Kota Fort and a night at Castle Bijaipur

Trip Start Dec 27, 2016
Trip End Jan 18, 2017

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Flag of India  , Rajasthan,
Tuesday, January 3, 2017

Before leaving Bundi we visited a local Step well - a pool- sized well that you can walk down into. Around Bundi they are intricately carved.
Another drive along good roads took us to Kota. The local guide here proudly showed us a lake with island castle and on the opposite side large models of the Eiffel Tower, pyramid, Statue of Liberty, Taj Mahal and even the Sydney Harbour bridge - hard to pick out through the smog. The Kota Fort was much more interesting. Built from 1264 to 1625, it has lovely miniature paintings which have been protected from damage by Perspex. Some of the Fort has been painted for protection, but much of it seems to be gradually decaying. It had an interesting museum with ingenious weapons of war, elephant howdahs and other remnants of medieval Kota.

Lunch was in the courtyard of a Haveli - or private mansion which is being run as a restaurant.

We next drove down narrow country roads through villages and crops, past a wildlife sanctuary (alas couldn't see the leopards said to reside there) to our accommodation, Castle Bijapur, a sixteenth century fortress built by Rao Shakti Singhj. It was quite a hike from reception to our accommodation, past the library and other halls and courtyards. The rooms were quite grand in a medieval kind of way. They had no phones, safes, coffee making facilities and the hot water was a bit erratic but we all loved it! The courtyard outside my room was a kind of informal bar. A fire was lit that we all gathered around on comfortable chairs with beers while a local band provided traditional entertainment. There was also a little shop that did good business selling pashminas, Indian jackets and such. After dinner (curry again!) it was completely dark and completely silent in my room and very comfortable. I slept until the morning wake up call, which was someone actually knocking on the door!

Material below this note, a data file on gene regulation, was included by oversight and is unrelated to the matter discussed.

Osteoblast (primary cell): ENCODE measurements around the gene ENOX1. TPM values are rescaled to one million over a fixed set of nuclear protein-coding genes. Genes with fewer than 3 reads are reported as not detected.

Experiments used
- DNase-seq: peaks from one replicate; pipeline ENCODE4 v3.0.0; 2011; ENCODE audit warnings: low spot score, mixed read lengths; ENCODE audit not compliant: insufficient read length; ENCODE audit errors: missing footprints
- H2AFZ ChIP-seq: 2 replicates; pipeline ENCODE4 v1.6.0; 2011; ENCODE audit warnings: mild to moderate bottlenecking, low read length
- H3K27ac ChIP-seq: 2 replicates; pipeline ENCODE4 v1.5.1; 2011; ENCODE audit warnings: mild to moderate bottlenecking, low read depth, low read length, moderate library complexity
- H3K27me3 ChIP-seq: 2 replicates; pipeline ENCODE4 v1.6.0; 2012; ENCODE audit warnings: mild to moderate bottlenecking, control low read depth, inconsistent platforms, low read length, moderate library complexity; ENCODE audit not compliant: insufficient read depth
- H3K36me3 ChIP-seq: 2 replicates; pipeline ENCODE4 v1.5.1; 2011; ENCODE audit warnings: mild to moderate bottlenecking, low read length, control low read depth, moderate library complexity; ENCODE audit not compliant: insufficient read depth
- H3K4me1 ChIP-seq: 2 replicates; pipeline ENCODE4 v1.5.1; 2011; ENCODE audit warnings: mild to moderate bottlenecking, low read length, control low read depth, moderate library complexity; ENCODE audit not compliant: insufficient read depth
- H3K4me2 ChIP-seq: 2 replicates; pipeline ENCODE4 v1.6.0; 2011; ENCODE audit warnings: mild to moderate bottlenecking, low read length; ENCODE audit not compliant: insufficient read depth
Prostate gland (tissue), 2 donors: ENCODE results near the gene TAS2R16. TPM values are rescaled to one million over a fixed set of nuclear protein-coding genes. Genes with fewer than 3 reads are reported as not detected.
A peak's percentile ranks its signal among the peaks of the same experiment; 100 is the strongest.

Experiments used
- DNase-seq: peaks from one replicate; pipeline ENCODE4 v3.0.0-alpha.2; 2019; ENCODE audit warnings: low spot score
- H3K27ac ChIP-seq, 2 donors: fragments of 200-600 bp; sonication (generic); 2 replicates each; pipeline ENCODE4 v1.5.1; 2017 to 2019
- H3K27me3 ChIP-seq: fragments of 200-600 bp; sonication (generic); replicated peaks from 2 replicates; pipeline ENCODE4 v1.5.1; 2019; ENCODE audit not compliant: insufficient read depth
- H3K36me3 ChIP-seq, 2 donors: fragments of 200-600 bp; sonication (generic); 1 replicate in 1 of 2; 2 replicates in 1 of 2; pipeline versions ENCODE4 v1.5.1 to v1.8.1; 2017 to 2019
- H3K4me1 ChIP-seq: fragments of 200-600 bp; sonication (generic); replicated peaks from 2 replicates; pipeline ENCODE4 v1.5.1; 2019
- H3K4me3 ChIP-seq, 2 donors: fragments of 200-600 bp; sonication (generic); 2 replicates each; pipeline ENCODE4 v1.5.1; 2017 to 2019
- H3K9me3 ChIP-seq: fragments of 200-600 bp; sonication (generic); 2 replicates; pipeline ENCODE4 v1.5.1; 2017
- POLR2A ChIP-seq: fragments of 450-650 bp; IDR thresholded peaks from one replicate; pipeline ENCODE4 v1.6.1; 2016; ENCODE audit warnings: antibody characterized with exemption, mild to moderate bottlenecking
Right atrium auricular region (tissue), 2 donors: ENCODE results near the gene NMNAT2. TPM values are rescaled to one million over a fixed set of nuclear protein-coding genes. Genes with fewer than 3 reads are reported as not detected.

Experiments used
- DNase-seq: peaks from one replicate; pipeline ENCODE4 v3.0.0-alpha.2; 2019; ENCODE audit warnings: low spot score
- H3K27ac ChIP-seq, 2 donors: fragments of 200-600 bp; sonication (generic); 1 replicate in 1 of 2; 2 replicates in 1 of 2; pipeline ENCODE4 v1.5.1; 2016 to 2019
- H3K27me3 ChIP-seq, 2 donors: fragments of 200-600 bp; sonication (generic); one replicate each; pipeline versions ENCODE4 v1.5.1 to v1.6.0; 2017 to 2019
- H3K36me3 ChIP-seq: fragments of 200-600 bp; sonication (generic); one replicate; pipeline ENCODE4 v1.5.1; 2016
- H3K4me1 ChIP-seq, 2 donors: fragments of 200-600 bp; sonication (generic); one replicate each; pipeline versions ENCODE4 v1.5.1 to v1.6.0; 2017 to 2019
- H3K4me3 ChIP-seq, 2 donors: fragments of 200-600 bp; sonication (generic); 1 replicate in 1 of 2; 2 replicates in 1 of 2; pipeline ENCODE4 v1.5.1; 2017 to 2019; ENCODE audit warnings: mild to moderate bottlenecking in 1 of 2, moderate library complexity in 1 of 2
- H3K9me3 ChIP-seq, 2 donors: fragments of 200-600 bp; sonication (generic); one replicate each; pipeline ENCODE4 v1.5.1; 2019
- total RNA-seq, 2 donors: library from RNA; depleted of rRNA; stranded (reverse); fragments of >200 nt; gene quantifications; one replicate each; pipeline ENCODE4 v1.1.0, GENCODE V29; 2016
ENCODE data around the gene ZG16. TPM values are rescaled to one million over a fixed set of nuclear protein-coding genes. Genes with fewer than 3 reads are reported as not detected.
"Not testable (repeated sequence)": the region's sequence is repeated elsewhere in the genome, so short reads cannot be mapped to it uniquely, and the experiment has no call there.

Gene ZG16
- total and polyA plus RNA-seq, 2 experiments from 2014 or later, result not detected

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Tez on

Beautiful mosaicing Sooz. Probably tiles though, But still after ones heart.


travellingsue on

I always think of you when we see mosaicing! You'd also approve of the reusing of carved stones in some places. The Japanese would call it wabi sabi.

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